Embedded impulses

by Steve Blum • , , , , , , ,

The machine-to-machine sector is getting a lot of attention this week at the CTIA Enterprise and Applications conference in San Diego. The growth of M2M figured into CEO keynote speeches and panel discussions. AT&T’s Ralph de la Vega called connected devices “the next big thing for mobility.”

The growth is driven in part by the decisions taken by service providers to back out of the hardware and hosting ends of the M2M business, and just provide connectivity. Users are moving faster and with far more knowledge of their own needs and objectives than carriers could ever hope to do.

Users do not have this kind of freedom of action in consumer voice and data segments. Mobile carriers like to control hardware and transactions. As do manufacturers. Apple’s App Store forbids direct transactions between app developers and publishers and their customers, and takes a 30% cut off the top of any sale.

Embedding connectivity into devices doesn’t necessarily put the power to choose into consumers hands. Companies can put a product on the market, tie it to a specific service and monopolize transactions by owning and controlling the connection. Amazon’s Kindle device and service is a prominent example of this rapidly growing business model.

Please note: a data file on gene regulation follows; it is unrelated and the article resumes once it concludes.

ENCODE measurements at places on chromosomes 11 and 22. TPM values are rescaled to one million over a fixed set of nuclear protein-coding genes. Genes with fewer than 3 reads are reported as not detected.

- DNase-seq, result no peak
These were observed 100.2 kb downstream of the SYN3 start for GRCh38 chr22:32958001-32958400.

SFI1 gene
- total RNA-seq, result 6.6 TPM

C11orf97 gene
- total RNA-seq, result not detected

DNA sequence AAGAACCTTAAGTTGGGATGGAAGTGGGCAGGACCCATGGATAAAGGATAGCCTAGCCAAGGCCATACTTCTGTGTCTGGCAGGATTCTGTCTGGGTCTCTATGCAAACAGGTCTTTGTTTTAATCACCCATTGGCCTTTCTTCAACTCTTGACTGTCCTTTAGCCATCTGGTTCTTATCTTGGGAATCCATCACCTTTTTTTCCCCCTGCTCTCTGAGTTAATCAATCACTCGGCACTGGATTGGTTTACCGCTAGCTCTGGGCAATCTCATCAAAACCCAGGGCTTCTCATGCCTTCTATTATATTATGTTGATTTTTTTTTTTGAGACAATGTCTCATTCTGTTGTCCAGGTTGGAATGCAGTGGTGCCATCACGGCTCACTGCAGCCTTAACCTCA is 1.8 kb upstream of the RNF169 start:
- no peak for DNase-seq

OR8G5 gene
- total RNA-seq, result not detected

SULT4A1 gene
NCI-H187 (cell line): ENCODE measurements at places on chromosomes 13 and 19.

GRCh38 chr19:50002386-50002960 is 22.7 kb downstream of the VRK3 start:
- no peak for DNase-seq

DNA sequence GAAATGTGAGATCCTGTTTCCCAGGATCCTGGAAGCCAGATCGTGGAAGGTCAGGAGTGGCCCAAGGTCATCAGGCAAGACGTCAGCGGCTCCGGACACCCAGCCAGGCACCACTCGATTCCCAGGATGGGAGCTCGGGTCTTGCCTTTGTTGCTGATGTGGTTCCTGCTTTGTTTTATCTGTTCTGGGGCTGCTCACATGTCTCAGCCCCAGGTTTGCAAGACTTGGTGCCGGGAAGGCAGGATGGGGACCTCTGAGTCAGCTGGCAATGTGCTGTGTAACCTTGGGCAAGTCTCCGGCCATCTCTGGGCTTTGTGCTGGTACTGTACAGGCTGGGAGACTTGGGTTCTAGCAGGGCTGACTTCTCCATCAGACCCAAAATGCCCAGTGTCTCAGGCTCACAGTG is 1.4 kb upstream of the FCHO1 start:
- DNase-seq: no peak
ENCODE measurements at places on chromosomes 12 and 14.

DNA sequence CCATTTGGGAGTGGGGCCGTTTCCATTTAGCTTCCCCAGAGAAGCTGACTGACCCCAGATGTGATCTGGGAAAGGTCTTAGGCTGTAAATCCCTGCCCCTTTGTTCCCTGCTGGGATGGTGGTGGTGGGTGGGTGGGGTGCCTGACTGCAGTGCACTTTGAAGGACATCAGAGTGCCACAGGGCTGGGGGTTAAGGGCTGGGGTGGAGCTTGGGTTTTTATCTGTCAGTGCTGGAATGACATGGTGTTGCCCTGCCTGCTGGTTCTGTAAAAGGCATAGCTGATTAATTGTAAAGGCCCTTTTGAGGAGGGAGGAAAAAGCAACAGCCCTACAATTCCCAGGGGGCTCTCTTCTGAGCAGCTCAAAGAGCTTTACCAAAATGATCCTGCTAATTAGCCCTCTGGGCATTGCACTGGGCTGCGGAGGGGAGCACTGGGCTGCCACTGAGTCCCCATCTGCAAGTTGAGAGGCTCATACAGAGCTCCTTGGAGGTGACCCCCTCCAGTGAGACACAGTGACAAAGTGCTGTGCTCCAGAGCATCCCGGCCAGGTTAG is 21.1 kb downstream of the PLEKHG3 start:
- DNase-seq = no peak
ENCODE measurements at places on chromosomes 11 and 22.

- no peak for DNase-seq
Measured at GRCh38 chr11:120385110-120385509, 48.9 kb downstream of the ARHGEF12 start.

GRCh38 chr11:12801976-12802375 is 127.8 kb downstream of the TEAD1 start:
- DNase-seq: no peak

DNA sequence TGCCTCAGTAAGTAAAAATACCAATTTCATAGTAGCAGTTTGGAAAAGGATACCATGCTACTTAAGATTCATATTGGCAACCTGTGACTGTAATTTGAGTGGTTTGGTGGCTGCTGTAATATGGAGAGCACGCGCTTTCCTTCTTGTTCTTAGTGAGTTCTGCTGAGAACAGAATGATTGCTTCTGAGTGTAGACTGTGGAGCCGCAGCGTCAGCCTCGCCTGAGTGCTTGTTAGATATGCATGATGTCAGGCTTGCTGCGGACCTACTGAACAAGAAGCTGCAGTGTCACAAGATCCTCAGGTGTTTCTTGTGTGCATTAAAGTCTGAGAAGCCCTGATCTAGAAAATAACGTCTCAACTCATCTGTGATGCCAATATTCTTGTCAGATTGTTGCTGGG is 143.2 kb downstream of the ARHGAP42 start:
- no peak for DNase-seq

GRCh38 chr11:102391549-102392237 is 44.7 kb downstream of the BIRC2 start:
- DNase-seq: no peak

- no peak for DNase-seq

As the cost of thin stream mobile data modules drops, expect transactional connectivity to be built into more and more devices, moving from content-driven hardware like e-book readers that are of limited use without the ability to continually make purchases, to products that don’t need it but can occasionally offer upgrades and updates at critical moments.

Consumers may well be reluctant to buy products that come with an ongoing service fee, or buy optional services at the time of purchase. But making an impulse purchase possible at any time puts the selling proposition in front of the customer at the moment of greatest need and propensity to buy.

LG exhibited networked appliances at the show, including a washing machine. It’s easy to say no to a service contract in the store. But when the washer starts making funny noises a couple years later, pushing a button and paying $20 for a virtual repairman will seem like a bargain. And you won’t have to watch him bend over. Bonus!